(Reuters Health) - One risk of taking lithium for bipolar disorder during the first trimester of pregnancy is turning out to be lower than once thought.
A new U.S. study has concluded that the odds of having a child with a heart malformation are 1 in 100, but that’s not nearly as pronounced as earlier data had suggested.
And only at the highest dose of 900 milligrams (mg) per day was the link to heart defects clear, researchers report in the New England Journal of Medicine.
"Lithium was not significantly associated with cardiac malformations for daily doses lower than 900 mg," the chief author of the new study Dr. Elisabetta Patorno of Brigham and Women's Hospital in Boston told Reuters Health in an email.
However, she said, the data also indicate that some increase in risk cannot be ruled out for daily doses lower than 900 mg.
The fact that the risk is not as severe as previously thought "can actually be very reassuring for women, specifically for women who have bipolar disorder who need medication because pregnancy is a very high-risk time for a recurrent mood episode," said Dr. Neha Hudepohl, medical director at the Center for Women’s Behavioral Health at Women and Infants Hospital in Providence, Rhode Island.
"The highest priority is for the woman to be healthy," Hudepohl, who was not involved in the study, told Reuters Health. "That's what leads to healthy pregnancies, healthy delivery and healthy mother-child relationships."
In the analysis of 1.3 million pregnancies, the overall rate of heart malformation in the babies of women treated with lithium was 2.41 percent versus 1.15 percent for women not exposed to the drug, representing a relative risk increase of 65 percent for babies of mothers taking the drug.
The rise in relative risk differed significantly depending on the dose of drug the mother was taking, however. When the daily dose was 600 mg or less, the risk increased by just 11 percent, which is too small to rule out the possibility it was due to chance. The risk jumped by 60 percent when the dose was between 600 and 900 mg. And with a dose above 900 mg, the chances of the heart defect more than tripled.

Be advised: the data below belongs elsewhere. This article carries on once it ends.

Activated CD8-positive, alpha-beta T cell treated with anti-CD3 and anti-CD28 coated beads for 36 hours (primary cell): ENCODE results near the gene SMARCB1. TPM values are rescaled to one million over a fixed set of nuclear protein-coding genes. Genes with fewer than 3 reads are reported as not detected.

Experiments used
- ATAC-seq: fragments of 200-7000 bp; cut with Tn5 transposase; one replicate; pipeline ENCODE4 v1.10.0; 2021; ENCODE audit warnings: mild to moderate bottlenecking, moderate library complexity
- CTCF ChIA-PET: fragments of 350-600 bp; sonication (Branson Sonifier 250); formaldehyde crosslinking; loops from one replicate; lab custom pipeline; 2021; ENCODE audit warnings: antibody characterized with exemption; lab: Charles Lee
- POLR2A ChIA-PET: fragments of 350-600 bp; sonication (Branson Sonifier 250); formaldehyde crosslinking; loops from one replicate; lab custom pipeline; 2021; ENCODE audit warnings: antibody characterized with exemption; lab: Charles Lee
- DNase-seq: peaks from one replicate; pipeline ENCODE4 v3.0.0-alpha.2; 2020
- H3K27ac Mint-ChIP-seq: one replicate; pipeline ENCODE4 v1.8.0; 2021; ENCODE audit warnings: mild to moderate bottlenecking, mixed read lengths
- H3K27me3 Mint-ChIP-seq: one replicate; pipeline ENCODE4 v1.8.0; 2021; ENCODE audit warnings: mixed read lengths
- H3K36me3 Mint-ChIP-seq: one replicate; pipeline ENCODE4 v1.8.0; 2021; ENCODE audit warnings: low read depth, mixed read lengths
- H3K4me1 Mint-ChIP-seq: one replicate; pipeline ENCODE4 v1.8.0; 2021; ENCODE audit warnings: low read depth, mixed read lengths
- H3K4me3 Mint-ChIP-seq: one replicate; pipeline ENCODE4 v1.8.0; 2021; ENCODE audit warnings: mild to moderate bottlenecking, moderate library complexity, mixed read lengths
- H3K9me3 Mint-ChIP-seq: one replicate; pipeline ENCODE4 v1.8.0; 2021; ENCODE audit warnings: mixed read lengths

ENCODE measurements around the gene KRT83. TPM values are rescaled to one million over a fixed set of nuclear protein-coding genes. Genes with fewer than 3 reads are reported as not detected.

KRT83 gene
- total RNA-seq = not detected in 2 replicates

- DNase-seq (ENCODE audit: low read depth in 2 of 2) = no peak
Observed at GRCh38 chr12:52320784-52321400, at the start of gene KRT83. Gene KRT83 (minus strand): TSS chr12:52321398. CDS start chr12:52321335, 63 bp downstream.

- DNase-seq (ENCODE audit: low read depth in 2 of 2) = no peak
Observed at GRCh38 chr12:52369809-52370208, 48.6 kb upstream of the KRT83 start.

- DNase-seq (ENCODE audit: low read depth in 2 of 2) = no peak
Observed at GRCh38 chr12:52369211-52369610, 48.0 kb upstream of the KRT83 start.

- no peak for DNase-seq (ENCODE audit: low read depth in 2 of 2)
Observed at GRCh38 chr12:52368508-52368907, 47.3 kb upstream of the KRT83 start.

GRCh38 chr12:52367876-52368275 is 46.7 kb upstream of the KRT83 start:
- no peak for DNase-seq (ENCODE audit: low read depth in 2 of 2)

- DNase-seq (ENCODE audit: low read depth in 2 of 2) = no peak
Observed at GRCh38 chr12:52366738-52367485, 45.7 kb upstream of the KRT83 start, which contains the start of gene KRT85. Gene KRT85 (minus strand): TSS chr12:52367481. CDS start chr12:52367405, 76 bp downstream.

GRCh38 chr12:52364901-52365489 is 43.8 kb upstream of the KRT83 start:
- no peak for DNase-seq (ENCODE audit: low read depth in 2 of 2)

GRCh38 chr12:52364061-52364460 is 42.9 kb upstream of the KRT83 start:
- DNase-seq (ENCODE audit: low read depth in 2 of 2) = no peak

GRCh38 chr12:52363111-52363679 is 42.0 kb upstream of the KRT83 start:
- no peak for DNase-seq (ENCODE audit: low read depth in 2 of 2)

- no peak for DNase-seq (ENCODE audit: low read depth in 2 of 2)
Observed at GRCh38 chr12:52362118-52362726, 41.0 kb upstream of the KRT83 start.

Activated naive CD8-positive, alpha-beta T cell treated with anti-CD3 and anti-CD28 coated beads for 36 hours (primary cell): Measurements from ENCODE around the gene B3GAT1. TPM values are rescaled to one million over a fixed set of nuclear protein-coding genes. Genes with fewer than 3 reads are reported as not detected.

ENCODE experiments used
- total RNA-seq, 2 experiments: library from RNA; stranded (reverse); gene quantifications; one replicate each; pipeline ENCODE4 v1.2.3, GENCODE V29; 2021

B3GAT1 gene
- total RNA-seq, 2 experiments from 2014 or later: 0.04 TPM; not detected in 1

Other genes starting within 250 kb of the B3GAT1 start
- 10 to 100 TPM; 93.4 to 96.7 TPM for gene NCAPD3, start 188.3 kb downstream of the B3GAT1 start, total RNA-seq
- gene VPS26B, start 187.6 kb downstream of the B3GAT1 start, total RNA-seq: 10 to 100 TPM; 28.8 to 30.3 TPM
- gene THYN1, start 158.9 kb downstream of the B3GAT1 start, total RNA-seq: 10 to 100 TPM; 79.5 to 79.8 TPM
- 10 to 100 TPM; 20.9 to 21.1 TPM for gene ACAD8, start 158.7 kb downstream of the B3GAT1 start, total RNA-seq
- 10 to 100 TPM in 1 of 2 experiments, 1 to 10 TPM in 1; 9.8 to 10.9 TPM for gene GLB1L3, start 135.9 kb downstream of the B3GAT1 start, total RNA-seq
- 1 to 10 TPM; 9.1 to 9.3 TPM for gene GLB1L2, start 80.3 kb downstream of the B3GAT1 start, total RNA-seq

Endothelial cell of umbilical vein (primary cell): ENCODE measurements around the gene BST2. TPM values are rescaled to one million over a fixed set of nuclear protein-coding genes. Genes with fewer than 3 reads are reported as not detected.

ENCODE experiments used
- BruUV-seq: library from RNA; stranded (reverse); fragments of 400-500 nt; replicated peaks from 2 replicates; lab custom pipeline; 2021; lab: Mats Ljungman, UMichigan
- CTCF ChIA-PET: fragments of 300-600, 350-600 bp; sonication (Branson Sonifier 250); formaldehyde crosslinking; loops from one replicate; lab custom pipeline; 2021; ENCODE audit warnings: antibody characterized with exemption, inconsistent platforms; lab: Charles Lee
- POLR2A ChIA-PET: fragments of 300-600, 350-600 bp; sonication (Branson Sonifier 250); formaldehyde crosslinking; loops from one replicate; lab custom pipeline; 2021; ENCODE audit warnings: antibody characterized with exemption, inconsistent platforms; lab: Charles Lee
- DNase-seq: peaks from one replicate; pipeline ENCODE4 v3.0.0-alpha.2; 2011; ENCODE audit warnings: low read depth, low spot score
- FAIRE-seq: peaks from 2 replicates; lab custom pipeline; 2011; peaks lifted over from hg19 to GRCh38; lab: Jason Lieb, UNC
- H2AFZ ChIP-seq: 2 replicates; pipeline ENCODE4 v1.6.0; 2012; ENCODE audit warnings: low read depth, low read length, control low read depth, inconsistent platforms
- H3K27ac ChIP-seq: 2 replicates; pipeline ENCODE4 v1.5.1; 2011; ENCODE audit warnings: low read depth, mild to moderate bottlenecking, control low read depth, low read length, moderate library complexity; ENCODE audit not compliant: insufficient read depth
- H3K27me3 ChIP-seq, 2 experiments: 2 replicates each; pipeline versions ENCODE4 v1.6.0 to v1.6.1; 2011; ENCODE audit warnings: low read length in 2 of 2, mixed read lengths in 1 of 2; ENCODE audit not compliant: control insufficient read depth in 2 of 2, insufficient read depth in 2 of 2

The good news: "Original evidence showed a much stronger association" between the drug and heart problems,” Patorno said. "We're seeing a much more modest risk in cardiac effects."
In the 1970s, there was evidence that lithium produced a five-fold increase in heart defects for newborns and that the chance of developing a specific defect, known as Ebstein's anomaly, was 400 times greater. Ebstein's, which manifests as a reduction of blood flow to the lungs, can produce no symptoms or severe symptoms.
The choice of whether to give lithium in reproductive-age women is complicated because some women respond very well to lithium and alternative drugs also carry risks, Patorno told Reuters Health. "Other mood stabilizers are potentially associated with other problems."
Thus, lithium is often a first choice for women with bipolar disorder who might become pregnant.
Hudepohl said she tells women, "If we don't treat your symptoms, if you're actively depressed, or have bipolar disorder, or you're suicidal or manic, that is usually quite risky for the pregnancy. And it doesn't just have an emotional and psychological impact. It has a real physical impact on the pregnancy as well. We know there are higher rates of miscarriage, preterm labor, more babies born small for gestational age, and higher rates of C-section. There can be quite significant medical complications."
Nonetheless, some women stop taking lithium on their own or have an abortion if they discover they're pregnant out of fear that it might cause birth defects. The abortion rate is 5 percent to 10 percent higher among women who take lithium than in the general population, she noted.
"They just sort of assume that it's too risky to continue," Hudepohl said. "And low and behold, their symptoms worsen, they become depressed or manic or anxious, and they get sick very quickly. Then we have to fight very hard to stabilize them and get them healthy again."
SOURCE: bit.ly/2qJqacH New England Journal of Medicine, online June 7, 2017.